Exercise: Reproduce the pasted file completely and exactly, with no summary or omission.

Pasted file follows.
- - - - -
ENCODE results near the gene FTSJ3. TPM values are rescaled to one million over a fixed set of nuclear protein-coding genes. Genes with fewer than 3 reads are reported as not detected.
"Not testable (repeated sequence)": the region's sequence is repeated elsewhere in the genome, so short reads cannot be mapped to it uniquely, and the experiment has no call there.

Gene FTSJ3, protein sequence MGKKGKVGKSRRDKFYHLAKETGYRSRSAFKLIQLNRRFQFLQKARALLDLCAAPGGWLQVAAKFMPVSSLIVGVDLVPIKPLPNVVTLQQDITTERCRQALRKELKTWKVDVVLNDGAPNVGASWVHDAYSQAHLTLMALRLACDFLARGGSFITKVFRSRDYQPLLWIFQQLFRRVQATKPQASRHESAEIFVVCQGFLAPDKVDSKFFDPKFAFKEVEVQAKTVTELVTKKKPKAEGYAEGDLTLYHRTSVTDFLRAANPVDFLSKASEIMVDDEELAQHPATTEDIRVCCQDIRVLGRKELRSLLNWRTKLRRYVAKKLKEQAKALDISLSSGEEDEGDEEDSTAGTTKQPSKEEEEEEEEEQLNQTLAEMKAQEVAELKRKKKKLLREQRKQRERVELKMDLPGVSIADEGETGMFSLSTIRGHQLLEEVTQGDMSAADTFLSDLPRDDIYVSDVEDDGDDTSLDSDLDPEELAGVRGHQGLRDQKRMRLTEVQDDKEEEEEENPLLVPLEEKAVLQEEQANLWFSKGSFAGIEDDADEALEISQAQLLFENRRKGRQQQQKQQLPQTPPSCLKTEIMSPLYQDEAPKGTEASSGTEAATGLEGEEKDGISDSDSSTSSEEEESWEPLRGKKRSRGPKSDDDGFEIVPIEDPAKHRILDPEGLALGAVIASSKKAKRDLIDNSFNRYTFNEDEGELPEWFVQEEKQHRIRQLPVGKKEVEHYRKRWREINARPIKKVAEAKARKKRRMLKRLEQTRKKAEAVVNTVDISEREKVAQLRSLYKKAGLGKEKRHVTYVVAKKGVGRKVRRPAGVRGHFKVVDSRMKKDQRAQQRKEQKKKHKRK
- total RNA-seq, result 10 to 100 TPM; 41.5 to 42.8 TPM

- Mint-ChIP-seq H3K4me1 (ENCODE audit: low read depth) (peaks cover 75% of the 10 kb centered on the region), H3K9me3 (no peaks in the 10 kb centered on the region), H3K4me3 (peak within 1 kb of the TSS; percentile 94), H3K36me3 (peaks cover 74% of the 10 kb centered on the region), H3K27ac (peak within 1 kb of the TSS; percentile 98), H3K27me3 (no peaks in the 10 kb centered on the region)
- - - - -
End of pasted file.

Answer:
ENCODE results near the gene FTSJ3. TPM values are rescaled to one million over a fixed set of nuclear protein-coding genes. Genes with fewer than 3 reads are reported as not detected.
"Not testable (repeated sequence)": the region's sequence is repeated elsewhere in the genome, so short reads cannot be mapped to it uniquely, and the experiment has no call there.

Gene FTSJ3, protein sequence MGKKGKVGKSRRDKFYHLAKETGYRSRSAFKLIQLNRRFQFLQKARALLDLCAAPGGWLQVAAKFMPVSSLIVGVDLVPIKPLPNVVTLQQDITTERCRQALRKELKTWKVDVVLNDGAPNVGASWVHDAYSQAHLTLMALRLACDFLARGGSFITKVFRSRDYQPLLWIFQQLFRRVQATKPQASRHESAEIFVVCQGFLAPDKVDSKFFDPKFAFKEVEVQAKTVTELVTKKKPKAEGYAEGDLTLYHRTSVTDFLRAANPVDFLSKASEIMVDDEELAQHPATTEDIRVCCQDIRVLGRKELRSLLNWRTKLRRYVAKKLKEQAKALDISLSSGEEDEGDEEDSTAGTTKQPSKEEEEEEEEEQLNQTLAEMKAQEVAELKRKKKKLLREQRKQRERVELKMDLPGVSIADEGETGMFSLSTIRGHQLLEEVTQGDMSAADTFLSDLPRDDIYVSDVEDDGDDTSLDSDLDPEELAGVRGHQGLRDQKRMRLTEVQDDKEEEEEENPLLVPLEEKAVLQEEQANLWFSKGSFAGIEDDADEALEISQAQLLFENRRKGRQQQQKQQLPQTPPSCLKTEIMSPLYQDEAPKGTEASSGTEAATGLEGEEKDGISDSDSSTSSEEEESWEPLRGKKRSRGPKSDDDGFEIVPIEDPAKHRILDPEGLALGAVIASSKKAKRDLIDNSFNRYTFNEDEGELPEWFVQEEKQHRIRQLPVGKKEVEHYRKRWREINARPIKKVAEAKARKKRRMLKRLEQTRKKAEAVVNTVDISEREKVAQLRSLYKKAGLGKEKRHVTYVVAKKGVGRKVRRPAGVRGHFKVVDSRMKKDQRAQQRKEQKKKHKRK
- total RNA-seq, result 10 to 100 TPM; 41.5 to 42.8 TPM

- Mint-ChIP-seq H3K4me1 (ENCODE audit: low read depth) (peaks cover 75% of the 10 kb centered on the region), H3K9me3 (no peaks in the 10 kb centered on the region), H3K4me3 (peak within 1 kb of the TSS; percentile 94), H3K36me3 (peaks cover 74% of the 10 kb centered on the region), H3K27ac (peak within 1 kb of the TSS; percentile 98), H3K27me3 (no peaks in the 10 kb centered on the region)